Thousands muster for climate rallies
NEW YORK Celebrities, political leaders and the masses rallied in New York and across the globe on Sunday demanding urgent action on climate change, with organisers saying 600,000 people hit the streets.
Hollywood actor Leonardo DiCaprio, UN chief Ban Ki- moon and Mayor Bill de Blasio all marched down New Yorks Sixth Avenue, as part of what was proclaimed the largest climate protest worldwide in history.
There were colourful and boisterous rallies in other major cities in Latin America, Europe, India and Australia, designed to build pressure ahead of a climatechange summit hosted by Ban in New York today.
In New York, where organisers said...
... 310,000 people took part, elderly protesters leaning on walking sticks and sitting in wheelchairs joined young parents with children in strollers, adults in fancy dress and community groups.
There were chants of Hey, hey, ho, ho, fossil fuels have got to go, as the good-natured march snaked down Sixth Avenue with giant floats, balloons and banners with slogans such as Urgent, Save our
Planet. Ban praised de Blasio for announcing on Sunday that New York would reduce its greenhouse gas emissions by 80 per cent from 2005 levels by 2050.
I am overwhelmed by such a strong power, energy and voice of the people. I hope this voice will be truly reflected to the leaders when they meet on September 23rd, Ban told reporters.
There is no plan B because we do not have planet B. We have to work and galvanise our action. The UN secretary general walked nine blocks in the parade with US former vice president Al Gore, who is now a climate advocate, de Blasio, French Foreign Minister Laurent Fabius and French Ecology Minister Segolene Royal.
Our mission is to make this a decisive moment, a turning-point moment and I felt today that I was seeing history starting to be made, de Blasio said.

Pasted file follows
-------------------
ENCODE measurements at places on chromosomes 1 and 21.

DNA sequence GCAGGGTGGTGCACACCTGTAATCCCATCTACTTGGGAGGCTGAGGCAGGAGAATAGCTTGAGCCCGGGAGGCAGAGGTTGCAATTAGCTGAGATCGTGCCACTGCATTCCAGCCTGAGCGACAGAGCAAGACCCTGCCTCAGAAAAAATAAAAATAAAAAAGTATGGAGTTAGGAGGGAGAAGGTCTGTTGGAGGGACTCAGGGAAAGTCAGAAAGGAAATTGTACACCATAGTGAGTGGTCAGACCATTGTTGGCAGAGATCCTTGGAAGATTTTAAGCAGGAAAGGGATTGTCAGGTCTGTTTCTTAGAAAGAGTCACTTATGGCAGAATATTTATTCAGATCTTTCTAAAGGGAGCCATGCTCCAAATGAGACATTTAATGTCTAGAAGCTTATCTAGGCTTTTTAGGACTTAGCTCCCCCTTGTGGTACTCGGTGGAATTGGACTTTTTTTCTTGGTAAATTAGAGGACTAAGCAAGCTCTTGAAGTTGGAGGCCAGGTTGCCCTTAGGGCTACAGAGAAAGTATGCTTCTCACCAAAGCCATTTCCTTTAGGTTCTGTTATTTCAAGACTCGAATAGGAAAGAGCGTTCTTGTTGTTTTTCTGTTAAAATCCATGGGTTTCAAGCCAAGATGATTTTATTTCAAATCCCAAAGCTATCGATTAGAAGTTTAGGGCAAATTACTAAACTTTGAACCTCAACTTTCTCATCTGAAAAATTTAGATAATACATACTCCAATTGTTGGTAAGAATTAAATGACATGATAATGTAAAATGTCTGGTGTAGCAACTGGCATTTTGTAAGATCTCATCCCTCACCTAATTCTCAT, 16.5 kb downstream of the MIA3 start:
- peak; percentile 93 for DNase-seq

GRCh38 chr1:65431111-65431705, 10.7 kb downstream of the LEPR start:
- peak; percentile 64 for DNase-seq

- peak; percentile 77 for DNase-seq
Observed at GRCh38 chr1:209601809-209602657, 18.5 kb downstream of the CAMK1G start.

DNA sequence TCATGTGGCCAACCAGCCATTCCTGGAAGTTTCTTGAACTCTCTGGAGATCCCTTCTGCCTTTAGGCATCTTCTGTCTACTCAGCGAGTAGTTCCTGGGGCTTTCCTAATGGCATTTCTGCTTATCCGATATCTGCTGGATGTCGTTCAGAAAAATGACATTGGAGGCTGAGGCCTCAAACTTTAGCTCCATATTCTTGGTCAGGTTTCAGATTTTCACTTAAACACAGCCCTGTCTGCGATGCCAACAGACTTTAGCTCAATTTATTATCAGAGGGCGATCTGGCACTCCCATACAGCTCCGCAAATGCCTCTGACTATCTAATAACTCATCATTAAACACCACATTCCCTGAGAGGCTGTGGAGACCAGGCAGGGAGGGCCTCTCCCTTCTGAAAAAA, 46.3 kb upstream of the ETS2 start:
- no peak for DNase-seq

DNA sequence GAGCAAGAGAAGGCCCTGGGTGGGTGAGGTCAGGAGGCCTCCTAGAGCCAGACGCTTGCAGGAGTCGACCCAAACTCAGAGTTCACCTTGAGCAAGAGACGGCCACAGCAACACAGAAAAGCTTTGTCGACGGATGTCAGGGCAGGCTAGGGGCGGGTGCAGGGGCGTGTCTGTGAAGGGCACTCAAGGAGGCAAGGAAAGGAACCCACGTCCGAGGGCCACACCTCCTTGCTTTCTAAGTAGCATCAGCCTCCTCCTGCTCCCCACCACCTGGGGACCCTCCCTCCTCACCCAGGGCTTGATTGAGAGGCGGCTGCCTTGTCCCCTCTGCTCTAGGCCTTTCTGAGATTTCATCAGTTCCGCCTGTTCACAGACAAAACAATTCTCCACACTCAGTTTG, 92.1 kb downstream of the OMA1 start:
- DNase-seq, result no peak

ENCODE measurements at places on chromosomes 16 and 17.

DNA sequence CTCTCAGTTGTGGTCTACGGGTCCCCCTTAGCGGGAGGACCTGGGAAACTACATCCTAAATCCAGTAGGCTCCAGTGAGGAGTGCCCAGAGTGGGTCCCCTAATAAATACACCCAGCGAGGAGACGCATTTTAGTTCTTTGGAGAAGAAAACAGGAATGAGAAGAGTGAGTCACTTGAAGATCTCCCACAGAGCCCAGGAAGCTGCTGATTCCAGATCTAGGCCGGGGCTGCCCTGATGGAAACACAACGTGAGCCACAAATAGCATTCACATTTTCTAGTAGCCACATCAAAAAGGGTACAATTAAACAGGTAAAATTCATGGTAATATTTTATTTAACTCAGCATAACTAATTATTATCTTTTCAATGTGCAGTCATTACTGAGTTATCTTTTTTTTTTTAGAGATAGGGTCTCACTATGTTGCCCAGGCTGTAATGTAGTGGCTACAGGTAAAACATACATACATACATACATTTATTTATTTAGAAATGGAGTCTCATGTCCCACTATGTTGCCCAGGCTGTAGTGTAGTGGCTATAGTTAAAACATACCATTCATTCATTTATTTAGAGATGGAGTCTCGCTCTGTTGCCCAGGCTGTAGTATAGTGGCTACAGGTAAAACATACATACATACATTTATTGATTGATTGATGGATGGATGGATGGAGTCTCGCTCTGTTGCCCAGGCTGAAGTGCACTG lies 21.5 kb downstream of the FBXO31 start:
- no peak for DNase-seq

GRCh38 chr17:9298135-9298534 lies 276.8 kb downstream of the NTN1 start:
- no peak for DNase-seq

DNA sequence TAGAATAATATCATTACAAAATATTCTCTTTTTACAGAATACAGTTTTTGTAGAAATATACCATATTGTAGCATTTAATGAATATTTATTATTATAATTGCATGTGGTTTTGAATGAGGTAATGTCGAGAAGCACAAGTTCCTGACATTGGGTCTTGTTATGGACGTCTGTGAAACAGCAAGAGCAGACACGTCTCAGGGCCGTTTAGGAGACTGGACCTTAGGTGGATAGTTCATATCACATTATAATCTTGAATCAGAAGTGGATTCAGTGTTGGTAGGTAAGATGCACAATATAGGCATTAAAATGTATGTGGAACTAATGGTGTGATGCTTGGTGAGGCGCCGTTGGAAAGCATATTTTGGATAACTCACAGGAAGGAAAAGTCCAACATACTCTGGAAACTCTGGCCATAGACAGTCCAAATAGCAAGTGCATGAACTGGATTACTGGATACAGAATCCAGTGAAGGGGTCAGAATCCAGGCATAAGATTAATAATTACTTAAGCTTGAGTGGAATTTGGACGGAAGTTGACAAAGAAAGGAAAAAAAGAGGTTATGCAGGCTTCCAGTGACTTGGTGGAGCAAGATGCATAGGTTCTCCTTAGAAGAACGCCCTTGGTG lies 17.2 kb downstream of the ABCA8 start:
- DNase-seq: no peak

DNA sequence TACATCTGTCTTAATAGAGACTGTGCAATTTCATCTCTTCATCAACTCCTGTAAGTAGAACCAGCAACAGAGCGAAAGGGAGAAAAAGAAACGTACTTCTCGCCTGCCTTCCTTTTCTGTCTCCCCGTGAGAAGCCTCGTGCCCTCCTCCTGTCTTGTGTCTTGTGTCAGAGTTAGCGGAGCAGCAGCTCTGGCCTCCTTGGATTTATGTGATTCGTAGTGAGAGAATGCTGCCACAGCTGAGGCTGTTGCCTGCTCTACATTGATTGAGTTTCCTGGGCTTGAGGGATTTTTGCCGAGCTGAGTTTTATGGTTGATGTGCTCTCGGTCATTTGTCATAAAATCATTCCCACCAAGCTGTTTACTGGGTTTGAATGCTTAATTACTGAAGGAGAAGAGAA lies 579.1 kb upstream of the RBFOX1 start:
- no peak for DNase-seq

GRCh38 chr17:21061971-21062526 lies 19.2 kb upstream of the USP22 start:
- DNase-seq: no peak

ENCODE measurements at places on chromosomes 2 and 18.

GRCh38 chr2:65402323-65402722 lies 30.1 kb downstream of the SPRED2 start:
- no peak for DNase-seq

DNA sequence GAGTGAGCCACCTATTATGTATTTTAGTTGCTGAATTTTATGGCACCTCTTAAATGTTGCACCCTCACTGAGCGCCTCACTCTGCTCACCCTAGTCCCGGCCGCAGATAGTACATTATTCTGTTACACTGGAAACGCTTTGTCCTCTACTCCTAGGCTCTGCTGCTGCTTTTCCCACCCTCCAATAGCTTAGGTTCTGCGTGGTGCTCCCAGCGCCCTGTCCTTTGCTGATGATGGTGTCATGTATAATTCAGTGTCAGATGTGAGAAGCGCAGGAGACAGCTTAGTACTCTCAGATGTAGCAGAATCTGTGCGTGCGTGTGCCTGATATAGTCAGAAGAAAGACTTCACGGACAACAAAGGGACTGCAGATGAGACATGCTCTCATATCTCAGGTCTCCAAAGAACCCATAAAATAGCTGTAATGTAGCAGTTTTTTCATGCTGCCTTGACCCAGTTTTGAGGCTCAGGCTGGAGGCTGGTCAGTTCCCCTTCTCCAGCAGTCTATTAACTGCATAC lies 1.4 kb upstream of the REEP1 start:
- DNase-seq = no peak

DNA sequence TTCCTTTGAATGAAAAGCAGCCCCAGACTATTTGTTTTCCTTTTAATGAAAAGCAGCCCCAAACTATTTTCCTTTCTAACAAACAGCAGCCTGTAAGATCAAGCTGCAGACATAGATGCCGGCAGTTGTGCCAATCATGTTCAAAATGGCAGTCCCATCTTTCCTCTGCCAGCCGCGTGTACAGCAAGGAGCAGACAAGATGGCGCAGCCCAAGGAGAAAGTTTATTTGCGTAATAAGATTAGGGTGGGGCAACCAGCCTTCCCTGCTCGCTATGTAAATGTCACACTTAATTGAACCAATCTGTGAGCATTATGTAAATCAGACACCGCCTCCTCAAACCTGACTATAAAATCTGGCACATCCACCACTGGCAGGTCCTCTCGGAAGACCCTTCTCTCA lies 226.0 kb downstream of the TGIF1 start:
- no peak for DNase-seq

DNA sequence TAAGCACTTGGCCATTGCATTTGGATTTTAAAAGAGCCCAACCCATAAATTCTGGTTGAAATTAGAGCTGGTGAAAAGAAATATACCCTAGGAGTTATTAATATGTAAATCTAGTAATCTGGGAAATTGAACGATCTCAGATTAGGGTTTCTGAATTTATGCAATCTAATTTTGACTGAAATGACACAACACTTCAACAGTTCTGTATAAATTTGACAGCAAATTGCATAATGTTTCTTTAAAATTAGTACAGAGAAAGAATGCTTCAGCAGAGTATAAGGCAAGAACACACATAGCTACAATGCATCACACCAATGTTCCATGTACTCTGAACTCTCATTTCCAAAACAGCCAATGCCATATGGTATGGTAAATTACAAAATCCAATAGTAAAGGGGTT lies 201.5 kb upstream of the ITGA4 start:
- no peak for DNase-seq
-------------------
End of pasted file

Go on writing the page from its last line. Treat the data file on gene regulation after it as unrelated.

The Peoples Climate March in New York was endorsed by more than 1,400 organisations, including environment, faith and justice groups, as well as labour unions. Students mobilised marchers from more than 300 college campuses.
Melbourne to Bogota
In addition to New York, another 270,000 people turned out at about 2,500 events around the world, organisers said.
In London, an estimated 40,000 people paraded past Trafalgar Square and the Houses of Parliament, including actress Emma Thompson, who likened the threat posed by climate change to a Martian invasion.
The pressure group Avaaz, which helped organise the rallies, said 30,000 people turned up in Melbourne and at least 15,000 in Berlin, where the crowd braved pouring rain, and another 5,000 in Rio de Janeiro.
In Paris, where police estimated that 4,800 people protested, many came on bikes with banners that read Climate in danger or World leaders, act! Before we could say we didnt know. Now we know. Climate change is already under way, NicolasHulot, theFrenchpresidents special envoy for the protection of the planet, told the crowd.
In Madrid, hundreds gathered in front of the environment ministry, brandishing signs with slogans including There s no Planet B, Change your life, not your climate, and Our climate, your decision.
In Cairns, Australia, where finance ministers from G-20 nations were meeting, more than 100 people wearing green paper hearts around their necks gathered outside the venue.
An estimated 400,000 people march in Manhattan, New York at the weekend calling for increased measures to curb global warming ahead of the UN climate summit. KYODO/VNA Photo